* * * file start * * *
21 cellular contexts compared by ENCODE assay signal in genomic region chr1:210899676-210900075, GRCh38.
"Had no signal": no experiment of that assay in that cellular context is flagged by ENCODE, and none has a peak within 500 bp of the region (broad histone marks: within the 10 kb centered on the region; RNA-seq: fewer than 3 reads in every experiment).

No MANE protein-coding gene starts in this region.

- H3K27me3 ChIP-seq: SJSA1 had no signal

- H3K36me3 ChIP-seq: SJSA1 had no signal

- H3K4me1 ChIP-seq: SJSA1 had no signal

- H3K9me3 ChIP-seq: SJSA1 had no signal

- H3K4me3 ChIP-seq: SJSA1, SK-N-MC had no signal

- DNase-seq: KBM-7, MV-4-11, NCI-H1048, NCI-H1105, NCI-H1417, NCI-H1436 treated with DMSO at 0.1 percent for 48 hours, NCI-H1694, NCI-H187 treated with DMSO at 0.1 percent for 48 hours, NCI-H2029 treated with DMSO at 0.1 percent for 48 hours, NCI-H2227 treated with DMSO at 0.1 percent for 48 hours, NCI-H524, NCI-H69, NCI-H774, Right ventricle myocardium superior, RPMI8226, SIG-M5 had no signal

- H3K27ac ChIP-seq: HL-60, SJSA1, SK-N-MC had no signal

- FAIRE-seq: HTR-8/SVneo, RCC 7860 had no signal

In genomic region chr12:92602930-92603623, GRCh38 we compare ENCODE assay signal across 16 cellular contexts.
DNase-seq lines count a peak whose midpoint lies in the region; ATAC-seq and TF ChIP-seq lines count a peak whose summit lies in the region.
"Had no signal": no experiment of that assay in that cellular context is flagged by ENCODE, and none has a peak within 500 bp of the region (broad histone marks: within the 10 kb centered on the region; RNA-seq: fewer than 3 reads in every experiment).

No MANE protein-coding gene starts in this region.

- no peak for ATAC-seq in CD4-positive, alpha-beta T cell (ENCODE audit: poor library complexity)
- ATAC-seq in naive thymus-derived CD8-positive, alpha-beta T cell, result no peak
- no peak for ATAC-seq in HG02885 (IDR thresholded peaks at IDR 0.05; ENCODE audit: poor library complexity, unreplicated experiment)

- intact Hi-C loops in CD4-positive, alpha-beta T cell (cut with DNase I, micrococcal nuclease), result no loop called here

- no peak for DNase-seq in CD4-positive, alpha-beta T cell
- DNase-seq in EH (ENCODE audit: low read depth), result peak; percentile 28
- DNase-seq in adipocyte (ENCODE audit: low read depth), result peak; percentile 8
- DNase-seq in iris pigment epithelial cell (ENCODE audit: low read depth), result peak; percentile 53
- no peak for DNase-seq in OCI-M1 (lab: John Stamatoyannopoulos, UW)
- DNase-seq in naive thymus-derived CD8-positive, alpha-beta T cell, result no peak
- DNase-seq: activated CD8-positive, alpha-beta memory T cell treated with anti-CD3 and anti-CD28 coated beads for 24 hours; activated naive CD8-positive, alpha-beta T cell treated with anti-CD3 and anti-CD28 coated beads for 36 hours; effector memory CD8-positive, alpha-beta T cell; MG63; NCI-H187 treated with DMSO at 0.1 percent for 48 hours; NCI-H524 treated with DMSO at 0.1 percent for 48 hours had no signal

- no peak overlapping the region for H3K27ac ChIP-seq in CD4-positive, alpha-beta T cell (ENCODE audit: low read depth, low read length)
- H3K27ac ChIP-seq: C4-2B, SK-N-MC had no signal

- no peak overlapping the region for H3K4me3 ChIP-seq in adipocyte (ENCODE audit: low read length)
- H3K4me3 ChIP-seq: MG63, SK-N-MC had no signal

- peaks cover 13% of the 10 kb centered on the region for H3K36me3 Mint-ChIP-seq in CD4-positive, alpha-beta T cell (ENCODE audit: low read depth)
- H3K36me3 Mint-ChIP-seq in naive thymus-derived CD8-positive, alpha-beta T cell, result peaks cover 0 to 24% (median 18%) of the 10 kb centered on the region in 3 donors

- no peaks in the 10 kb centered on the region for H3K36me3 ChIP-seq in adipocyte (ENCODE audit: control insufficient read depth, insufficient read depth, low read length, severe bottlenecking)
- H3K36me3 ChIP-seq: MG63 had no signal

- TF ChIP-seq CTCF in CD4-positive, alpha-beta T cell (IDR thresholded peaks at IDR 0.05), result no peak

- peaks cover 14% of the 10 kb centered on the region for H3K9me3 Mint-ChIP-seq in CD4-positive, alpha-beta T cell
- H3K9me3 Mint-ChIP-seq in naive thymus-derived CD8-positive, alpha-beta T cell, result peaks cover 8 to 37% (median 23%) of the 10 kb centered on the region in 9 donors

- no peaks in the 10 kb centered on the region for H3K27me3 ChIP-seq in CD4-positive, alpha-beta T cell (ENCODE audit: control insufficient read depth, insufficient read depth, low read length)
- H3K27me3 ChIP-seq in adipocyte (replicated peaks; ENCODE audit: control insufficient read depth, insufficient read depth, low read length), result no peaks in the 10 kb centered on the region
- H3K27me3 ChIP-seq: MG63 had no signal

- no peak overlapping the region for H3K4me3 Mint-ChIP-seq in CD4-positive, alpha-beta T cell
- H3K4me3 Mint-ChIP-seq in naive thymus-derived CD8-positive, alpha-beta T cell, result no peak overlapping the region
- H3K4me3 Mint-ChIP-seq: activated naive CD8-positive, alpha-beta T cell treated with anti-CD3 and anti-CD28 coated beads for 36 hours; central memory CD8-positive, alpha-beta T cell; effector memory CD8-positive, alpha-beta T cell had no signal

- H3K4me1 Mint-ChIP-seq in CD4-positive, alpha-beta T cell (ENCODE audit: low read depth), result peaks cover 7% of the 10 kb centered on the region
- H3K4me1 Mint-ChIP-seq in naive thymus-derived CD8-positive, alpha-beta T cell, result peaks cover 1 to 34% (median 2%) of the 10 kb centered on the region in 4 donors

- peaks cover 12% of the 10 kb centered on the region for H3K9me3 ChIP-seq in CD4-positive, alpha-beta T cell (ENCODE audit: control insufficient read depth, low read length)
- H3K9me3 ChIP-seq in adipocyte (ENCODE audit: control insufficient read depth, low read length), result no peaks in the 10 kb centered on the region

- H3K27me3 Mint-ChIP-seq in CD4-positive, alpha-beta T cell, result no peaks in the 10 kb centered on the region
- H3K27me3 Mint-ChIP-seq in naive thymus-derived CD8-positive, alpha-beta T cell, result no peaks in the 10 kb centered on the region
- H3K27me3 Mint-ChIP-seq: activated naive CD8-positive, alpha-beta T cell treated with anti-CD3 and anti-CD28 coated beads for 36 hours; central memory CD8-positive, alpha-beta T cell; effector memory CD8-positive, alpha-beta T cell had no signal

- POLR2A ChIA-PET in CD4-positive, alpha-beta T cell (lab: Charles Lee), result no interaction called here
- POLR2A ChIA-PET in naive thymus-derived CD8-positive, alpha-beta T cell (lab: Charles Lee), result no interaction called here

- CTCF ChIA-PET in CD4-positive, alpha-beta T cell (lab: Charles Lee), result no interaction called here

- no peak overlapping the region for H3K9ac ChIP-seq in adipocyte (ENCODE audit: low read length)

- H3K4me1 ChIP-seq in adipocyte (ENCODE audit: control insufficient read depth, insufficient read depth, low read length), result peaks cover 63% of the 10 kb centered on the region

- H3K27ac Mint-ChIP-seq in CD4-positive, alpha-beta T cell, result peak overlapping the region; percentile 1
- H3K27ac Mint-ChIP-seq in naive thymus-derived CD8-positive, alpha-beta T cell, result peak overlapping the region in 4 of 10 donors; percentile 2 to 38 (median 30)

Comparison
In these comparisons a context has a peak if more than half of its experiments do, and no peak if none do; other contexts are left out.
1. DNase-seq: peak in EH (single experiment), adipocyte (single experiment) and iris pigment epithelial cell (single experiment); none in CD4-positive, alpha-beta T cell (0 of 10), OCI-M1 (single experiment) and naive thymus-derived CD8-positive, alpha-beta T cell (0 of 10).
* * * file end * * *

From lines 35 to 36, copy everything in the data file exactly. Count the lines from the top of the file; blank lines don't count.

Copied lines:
- TF ChIP-seq CTCF in CD4-positive, alpha-beta T cell (IDR thresholded peaks at IDR 0.05), result no peak

- peaks cover 14% of the 10 kb centered on the region for H3K9me3 Mint-ChIP-seq in CD4-positive, alpha-beta T cell